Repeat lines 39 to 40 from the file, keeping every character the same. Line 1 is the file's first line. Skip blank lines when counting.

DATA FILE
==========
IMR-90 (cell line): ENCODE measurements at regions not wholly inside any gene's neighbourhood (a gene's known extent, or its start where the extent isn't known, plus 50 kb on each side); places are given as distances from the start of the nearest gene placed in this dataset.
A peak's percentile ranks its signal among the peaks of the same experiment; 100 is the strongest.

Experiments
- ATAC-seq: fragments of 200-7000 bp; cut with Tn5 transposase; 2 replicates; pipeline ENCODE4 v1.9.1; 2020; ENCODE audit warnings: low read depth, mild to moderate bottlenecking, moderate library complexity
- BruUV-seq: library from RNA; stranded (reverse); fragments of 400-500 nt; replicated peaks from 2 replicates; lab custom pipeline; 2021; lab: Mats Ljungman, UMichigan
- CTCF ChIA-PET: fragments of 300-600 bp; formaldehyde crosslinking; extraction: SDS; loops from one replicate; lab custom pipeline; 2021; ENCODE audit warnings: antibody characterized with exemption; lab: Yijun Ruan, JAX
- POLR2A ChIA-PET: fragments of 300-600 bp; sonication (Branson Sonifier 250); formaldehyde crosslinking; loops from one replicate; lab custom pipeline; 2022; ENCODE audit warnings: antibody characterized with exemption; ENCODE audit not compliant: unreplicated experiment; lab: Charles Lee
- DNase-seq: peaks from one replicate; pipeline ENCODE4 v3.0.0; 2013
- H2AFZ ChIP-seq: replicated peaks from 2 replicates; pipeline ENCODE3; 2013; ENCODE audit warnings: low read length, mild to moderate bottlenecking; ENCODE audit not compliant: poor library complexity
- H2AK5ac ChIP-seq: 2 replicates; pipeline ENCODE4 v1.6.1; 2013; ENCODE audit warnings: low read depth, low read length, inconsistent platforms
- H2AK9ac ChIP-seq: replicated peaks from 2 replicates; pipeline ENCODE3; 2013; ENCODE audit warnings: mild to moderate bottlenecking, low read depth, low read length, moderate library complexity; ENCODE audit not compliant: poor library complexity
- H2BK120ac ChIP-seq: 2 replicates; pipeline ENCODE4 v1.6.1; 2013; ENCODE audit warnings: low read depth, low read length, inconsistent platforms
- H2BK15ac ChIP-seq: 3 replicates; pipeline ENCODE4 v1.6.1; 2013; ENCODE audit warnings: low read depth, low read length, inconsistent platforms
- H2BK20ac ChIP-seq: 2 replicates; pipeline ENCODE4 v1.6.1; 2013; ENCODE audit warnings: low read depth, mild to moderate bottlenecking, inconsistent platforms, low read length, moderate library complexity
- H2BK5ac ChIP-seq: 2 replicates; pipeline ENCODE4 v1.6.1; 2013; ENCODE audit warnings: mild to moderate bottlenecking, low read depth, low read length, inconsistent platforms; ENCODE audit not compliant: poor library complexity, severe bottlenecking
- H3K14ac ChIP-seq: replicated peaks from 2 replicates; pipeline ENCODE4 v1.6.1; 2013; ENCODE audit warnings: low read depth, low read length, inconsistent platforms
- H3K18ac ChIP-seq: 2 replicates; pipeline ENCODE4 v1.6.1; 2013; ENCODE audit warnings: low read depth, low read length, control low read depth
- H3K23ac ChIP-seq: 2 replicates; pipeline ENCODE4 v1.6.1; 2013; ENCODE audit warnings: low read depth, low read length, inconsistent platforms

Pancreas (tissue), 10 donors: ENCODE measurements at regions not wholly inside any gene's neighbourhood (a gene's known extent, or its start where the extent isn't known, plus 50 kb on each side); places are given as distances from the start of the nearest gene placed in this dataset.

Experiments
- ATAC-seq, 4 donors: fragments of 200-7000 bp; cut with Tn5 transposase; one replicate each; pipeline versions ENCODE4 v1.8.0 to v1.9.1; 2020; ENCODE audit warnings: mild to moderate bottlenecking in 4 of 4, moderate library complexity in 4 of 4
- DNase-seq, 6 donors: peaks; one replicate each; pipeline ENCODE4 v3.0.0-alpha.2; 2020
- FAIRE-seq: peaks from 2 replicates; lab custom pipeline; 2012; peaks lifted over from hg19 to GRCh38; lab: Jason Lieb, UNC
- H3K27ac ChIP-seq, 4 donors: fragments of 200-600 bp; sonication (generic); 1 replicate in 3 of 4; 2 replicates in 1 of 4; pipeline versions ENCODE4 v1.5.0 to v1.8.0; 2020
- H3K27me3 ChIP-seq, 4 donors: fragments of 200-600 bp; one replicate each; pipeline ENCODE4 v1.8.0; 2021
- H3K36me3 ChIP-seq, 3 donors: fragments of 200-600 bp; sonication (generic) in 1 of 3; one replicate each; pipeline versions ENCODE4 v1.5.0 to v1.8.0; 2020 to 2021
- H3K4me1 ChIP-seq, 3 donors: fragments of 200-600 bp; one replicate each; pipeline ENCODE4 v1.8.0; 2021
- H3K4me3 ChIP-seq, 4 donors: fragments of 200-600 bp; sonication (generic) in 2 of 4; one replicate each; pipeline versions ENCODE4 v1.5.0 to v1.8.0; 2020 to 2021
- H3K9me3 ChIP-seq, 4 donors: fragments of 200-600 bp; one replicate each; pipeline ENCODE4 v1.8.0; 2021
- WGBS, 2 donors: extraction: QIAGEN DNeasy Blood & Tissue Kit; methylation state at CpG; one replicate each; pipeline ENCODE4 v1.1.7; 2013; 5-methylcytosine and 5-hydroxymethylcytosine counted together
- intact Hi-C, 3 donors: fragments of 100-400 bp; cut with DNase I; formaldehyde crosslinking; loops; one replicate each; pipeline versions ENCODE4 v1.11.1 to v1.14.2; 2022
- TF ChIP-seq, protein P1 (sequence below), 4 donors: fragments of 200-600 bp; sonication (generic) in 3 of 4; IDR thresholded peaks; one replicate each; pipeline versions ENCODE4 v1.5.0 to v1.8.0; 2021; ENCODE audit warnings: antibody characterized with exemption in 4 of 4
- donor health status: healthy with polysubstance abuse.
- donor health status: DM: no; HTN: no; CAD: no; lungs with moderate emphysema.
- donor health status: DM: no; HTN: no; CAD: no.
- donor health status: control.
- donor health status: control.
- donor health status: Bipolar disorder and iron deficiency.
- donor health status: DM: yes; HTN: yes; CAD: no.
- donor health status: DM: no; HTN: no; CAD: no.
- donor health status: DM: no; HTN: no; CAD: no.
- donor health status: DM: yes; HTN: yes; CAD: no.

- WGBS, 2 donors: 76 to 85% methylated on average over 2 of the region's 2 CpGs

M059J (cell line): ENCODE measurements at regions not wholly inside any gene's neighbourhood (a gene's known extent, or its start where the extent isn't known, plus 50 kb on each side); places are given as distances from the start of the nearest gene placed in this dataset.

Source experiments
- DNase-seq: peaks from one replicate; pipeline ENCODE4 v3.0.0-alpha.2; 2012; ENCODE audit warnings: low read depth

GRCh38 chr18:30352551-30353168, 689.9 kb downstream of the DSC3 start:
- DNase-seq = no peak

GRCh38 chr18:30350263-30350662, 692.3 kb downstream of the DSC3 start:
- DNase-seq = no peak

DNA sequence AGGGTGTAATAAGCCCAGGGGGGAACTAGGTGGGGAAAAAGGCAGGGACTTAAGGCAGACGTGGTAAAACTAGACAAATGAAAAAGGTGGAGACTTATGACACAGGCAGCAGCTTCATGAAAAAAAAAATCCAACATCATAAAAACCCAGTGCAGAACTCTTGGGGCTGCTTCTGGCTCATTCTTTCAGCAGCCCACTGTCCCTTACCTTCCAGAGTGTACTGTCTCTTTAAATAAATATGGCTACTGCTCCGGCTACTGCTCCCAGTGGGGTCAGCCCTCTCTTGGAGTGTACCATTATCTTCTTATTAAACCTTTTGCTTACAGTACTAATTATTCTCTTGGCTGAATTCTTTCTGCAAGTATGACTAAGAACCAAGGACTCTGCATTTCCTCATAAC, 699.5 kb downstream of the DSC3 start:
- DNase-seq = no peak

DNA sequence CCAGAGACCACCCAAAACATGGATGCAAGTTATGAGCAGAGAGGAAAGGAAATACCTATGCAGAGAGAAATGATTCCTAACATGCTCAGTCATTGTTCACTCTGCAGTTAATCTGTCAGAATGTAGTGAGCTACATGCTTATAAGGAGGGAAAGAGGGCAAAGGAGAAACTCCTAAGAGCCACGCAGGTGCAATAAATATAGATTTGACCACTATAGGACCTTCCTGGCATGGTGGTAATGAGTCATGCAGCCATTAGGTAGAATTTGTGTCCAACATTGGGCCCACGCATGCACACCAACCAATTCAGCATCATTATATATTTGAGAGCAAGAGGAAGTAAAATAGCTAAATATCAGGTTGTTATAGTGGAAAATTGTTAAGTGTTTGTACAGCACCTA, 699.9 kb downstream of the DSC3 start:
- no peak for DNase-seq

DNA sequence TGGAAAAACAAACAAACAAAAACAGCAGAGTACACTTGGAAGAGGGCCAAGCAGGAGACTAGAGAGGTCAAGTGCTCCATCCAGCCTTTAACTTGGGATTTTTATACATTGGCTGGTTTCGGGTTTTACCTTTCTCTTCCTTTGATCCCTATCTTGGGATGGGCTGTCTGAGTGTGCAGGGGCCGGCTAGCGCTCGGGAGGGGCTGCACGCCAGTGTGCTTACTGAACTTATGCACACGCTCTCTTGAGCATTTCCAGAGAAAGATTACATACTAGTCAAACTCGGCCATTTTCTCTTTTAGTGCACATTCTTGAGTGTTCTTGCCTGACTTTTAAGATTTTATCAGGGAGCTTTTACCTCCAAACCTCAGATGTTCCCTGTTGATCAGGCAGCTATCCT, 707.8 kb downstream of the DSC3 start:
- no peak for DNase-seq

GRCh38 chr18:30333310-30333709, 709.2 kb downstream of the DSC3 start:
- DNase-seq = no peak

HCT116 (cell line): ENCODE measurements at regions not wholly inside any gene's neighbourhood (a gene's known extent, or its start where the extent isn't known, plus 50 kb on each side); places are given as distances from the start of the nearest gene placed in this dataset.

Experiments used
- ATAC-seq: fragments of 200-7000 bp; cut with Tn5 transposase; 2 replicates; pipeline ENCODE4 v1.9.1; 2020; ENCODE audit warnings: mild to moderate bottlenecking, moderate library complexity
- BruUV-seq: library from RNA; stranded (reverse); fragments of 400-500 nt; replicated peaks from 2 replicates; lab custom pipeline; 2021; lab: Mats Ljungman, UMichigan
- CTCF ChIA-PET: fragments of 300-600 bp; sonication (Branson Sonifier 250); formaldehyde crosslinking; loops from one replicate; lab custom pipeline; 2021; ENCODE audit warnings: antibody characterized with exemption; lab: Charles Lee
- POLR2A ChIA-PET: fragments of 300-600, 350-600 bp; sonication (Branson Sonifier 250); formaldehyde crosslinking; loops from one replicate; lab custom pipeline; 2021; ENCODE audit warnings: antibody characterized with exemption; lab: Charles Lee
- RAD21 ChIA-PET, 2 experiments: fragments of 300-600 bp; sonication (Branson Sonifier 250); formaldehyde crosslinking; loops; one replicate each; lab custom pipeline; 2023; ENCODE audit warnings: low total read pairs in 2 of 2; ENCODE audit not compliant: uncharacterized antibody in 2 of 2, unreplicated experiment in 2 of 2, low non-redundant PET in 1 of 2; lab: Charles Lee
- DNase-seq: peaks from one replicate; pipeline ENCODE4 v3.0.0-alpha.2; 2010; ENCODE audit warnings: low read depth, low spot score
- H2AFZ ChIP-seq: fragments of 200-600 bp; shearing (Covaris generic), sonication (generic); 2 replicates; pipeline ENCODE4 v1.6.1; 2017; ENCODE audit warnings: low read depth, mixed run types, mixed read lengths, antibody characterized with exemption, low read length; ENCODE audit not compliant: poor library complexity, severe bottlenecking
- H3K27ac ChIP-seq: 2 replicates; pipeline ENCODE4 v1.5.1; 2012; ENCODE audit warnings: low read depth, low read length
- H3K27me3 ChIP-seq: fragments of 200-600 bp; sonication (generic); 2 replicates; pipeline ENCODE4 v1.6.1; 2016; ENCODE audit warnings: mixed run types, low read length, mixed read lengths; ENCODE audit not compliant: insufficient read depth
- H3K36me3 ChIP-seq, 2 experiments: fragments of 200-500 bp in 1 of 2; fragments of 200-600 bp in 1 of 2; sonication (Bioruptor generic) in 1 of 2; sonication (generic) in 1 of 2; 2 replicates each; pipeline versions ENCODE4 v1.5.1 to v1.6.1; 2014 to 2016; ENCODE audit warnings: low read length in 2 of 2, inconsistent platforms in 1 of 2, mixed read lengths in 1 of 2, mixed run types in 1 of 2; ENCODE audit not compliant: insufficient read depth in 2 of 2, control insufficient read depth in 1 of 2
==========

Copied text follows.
- donor health status: DM: yes; HTN: yes; CAD: no.
- donor health status: DM: no; HTN: no; CAD: no.